Posted 02.16.2017 | by AMRA

Social Anxiety Disorder (SAD) is a psychiatric condition affecting approximately 7% of Americans. Symptoms include fear, embarrassment, and humiliation in social situations, along with avoidance of social interactions. People with SAD have negative beliefs about their social acceptability and self-worth, creating fear that others will discover their self-perceived negative qualities. Altering these negative self-beliefs may be an effective way to reduce the severity of SAD symptoms.

Thurston et al. [Journal of Anxiety Disorders] conducted a randomized, controlled study to test the effects of Mindfulness-Based Stress Reduction (MBSR) and Cognitive Behavioral Group Therapy (CBGT) on positive and negative self-evaluations and their relationship to social anxiety symptoms in patients with SAD.

The researchers randomly assigned 108 volunteers (56% female; mean age = 33 years; 43.5% Caucasian, 39% Asian, 9.3% Hispanic, 8.3% other) with SAD to a 12-week MBSR program, CBGT program, or wait-list control. The volunteers completed a Self-Referential Encoding Task (SRET) and a self-report scale of social anxiety at baseline and after the assigned intervention. The SRET was also completed by a separate group of 40 healthy controls that served as a baseline comparison group. The SRET measures participants’ positive and negative self-views by having them select the words that best describe themselves from pairs of computer-presented negative and positive adjectives.

The standard curriculum-based MBSR intervention omitted the usual “retreat day” in the sixth week of the program, but extended the program by adding four additional weekly group sessions so that it better matched the 12-week CBGT program. The CBGT program taught cognitive restructuring and relapse prevention and offered graded exposure to feared social situations, both in-program and the “real world.” Wait-listed controls did not participate in any intervention during the 12 weeks between baseline and post-intervention assessments.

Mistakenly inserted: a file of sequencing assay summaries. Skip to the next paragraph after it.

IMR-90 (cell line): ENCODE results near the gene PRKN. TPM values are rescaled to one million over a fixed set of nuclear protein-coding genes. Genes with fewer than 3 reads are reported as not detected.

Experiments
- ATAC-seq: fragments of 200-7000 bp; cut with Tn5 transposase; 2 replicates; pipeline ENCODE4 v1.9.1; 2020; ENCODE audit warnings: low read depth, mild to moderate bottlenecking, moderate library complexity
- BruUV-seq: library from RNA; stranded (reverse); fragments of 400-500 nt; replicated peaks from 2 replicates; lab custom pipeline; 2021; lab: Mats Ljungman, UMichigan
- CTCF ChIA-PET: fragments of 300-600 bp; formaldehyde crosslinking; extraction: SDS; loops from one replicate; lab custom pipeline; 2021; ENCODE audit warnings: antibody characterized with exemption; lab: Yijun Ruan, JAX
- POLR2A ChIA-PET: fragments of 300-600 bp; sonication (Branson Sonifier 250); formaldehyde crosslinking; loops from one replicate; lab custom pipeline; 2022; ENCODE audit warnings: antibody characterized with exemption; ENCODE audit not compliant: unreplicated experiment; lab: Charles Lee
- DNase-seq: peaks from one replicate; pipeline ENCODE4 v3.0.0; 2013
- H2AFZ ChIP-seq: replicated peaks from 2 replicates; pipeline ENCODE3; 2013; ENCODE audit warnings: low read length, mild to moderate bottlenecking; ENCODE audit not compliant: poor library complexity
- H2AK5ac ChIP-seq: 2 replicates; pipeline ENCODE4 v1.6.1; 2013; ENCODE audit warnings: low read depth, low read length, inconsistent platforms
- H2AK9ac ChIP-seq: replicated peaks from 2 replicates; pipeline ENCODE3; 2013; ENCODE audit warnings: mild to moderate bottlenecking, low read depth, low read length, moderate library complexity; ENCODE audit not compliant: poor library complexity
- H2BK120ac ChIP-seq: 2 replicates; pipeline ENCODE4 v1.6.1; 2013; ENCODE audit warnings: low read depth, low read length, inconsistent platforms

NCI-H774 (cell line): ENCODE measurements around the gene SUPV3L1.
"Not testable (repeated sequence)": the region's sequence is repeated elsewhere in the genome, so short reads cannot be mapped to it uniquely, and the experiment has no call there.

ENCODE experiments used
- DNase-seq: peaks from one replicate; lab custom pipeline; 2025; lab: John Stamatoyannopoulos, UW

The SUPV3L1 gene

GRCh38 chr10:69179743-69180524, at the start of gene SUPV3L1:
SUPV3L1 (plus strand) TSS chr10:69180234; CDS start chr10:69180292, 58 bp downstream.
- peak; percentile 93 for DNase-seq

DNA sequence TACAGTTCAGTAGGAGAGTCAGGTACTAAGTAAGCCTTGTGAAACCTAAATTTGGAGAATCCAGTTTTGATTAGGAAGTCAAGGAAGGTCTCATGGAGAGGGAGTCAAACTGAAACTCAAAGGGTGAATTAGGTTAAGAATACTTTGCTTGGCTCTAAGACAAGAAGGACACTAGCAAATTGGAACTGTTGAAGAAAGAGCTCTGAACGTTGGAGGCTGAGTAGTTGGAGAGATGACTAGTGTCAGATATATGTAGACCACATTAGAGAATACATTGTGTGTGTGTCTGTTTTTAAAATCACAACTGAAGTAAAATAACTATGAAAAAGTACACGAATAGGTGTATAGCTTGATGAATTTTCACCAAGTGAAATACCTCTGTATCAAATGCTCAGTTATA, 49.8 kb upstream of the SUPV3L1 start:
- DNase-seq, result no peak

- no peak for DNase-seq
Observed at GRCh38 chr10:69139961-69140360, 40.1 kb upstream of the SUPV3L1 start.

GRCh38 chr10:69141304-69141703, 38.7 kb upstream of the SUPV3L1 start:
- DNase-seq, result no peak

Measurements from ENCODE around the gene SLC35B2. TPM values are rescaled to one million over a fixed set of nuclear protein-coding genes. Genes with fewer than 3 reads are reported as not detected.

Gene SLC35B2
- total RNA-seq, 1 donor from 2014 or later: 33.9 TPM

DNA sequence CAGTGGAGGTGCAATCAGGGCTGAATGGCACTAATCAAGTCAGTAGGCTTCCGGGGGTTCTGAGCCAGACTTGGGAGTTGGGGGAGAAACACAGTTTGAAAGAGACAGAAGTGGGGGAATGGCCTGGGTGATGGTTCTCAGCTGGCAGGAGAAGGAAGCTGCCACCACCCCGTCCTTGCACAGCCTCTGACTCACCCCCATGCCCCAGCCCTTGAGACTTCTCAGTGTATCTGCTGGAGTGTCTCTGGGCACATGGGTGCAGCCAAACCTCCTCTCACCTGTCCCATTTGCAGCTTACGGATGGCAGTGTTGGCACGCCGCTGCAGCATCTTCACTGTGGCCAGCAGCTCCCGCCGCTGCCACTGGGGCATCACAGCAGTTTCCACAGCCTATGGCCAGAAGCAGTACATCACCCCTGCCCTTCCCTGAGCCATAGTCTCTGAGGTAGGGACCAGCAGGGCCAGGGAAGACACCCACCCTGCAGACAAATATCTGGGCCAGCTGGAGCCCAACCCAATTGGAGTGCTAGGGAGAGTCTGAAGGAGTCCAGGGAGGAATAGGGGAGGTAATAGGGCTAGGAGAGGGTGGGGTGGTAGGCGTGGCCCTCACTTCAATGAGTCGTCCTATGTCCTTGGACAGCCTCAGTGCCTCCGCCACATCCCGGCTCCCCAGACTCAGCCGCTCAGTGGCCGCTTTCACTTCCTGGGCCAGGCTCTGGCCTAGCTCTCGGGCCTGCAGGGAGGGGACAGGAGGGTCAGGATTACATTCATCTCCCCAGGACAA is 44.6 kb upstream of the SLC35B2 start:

At baseline, participants with SAD had significantly higher negative self-views (Cohen’s d=2.9) and lower positive self-views (d=2.4) than the healthy control comparison group. There was a significant negative association (r=-.26) between positive self-views and social anxiety symptoms. After intervention, MBSR participants showed significant increases in positive self-views (d=0.09) and decreases in negative self-views (d=1.1). CBGT participants showed increases in positive self-views (d=0.7) and decreases in negative self-views (d=0.8) of similar magnitude. Wait-listed controls showed smaller magnitude increases in positive self-views (d=0.03) and decreases in negative self-views (d=0.04).

The MBSR and CBTG groups increased positive self-views by 19 and 17 points respectively, while the wait-listed controls increased their positive self-views by only 7 points. MBSR participants had significantly larger improvements than wait-listed controls yet their improvements were not significantly different from those of CBGT participants. For both MBSR (R2 = 0.23) and CBGT (R2 = 0.27), improvements in positive self-views were associated with improvements in social anxiety symptoms. Decreases in negative self-views, however, had no effect on social anxiety symptoms.

The results show that MBSR and CBGT are equally effective in increasing positive self-views and decreasing social anxiety in people diagnosed with SAD. They may each achieve the same result, however, through different mechanisms. For example, CBGT may increase positive self-views through cognitive restructuring, and MBSR through enhanced cognitive flexibility and decreased attachment to prior notions of the self. The possible differences in mechanisms were not explicitly tested in this study, however. The finding that increased positive self-views are associated with symptom improvement while decreased negative self-views are not suggests that an increased focus on cultivating positive self-views may be more effective than disputing negative ones among people with SAD.

Reference:

Laurent, H. K., Duncan, L. G., Lightcap, A., Khan, F. (2016). Mindful parenting predicts mothers’ and infants’ hypothalamic-pituitary-adrenal activity during a dyadic stressor. Developmental Psychology.

[Link to abstract]